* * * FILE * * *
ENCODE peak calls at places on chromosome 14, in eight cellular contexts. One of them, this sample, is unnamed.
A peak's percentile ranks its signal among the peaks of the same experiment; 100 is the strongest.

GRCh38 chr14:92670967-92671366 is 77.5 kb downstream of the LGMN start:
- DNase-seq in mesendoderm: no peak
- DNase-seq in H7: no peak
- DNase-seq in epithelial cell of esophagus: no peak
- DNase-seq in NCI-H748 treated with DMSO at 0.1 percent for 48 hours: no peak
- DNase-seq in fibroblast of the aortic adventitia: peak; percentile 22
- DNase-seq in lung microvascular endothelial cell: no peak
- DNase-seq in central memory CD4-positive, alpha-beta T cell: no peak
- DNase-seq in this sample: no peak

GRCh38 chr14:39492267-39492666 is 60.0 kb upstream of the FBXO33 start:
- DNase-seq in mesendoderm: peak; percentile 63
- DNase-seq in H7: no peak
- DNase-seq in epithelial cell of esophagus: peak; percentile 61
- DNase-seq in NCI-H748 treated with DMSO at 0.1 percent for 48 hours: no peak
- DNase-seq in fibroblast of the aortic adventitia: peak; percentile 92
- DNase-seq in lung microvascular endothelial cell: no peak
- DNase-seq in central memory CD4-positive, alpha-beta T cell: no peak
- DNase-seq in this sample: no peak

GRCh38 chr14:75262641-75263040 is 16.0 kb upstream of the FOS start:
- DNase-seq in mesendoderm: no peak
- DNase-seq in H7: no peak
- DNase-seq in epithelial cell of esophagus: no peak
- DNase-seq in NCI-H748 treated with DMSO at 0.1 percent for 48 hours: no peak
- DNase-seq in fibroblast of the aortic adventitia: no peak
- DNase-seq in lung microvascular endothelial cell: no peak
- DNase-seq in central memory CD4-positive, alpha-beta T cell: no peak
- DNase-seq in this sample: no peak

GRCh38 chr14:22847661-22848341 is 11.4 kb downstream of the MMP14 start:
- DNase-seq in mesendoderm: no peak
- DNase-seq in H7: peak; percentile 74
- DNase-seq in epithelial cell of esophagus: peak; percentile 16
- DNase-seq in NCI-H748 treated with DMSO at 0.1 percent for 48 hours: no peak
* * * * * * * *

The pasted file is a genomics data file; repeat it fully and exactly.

ENCODE peak calls at places on chromosome 14, in eight cellular contexts. One of them, this sample, is unnamed.
A peak's percentile ranks its signal among the peaks of the same experiment; 100 is the strongest.

GRCh38 chr14:92670967-92671366 is 77.5 kb downstream of the LGMN start:
- DNase-seq in mesendoderm: no peak
- DNase-seq in H7: no peak
- DNase-seq in epithelial cell of esophagus: no peak
- DNase-seq in NCI-H748 treated with DMSO at 0.1 percent for 48 hours: no peak
- DNase-seq in fibroblast of the aortic adventitia: peak; percentile 22
- DNase-seq in lung microvascular endothelial cell: no peak
- DNase-seq in central memory CD4-positive, alpha-beta T cell: no peak
- DNase-seq in this sample: no peak

GRCh38 chr14:39492267-39492666 is 60.0 kb upstream of the FBXO33 start:
- DNase-seq in mesendoderm: peak; percentile 63
- DNase-seq in H7: no peak
- DNase-seq in epithelial cell of esophagus: peak; percentile 61
- DNase-seq in NCI-H748 treated with DMSO at 0.1 percent for 48 hours: no peak
- DNase-seq in fibroblast of the aortic adventitia: peak; percentile 92
- DNase-seq in lung microvascular endothelial cell: no peak
- DNase-seq in central memory CD4-positive, alpha-beta T cell: no peak
- DNase-seq in this sample: no peak

GRCh38 chr14:75262641-75263040 is 16.0 kb upstream of the FOS start:
- DNase-seq in mesendoderm: no peak
- DNase-seq in H7: no peak
- DNase-seq in epithelial cell of esophagus: no peak
- DNase-seq in NCI-H748 treated with DMSO at 0.1 percent for 48 hours: no peak
- DNase-seq in fibroblast of the aortic adventitia: no peak
- DNase-seq in lung microvascular endothelial cell: no peak
- DNase-seq in central memory CD4-positive, alpha-beta T cell: no peak
- DNase-seq in this sample: no peak

GRCh38 chr14:22847661-22848341 is 11.4 kb downstream of the MMP14 start:
- DNase-seq in mesendoderm: no peak
- DNase-seq in H7: peak; percentile 74
- DNase-seq in epithelial cell of esophagus: peak; percentile 16
- DNase-seq in NCI-H748 treated with DMSO at 0.1 percent for 48 hours: no peak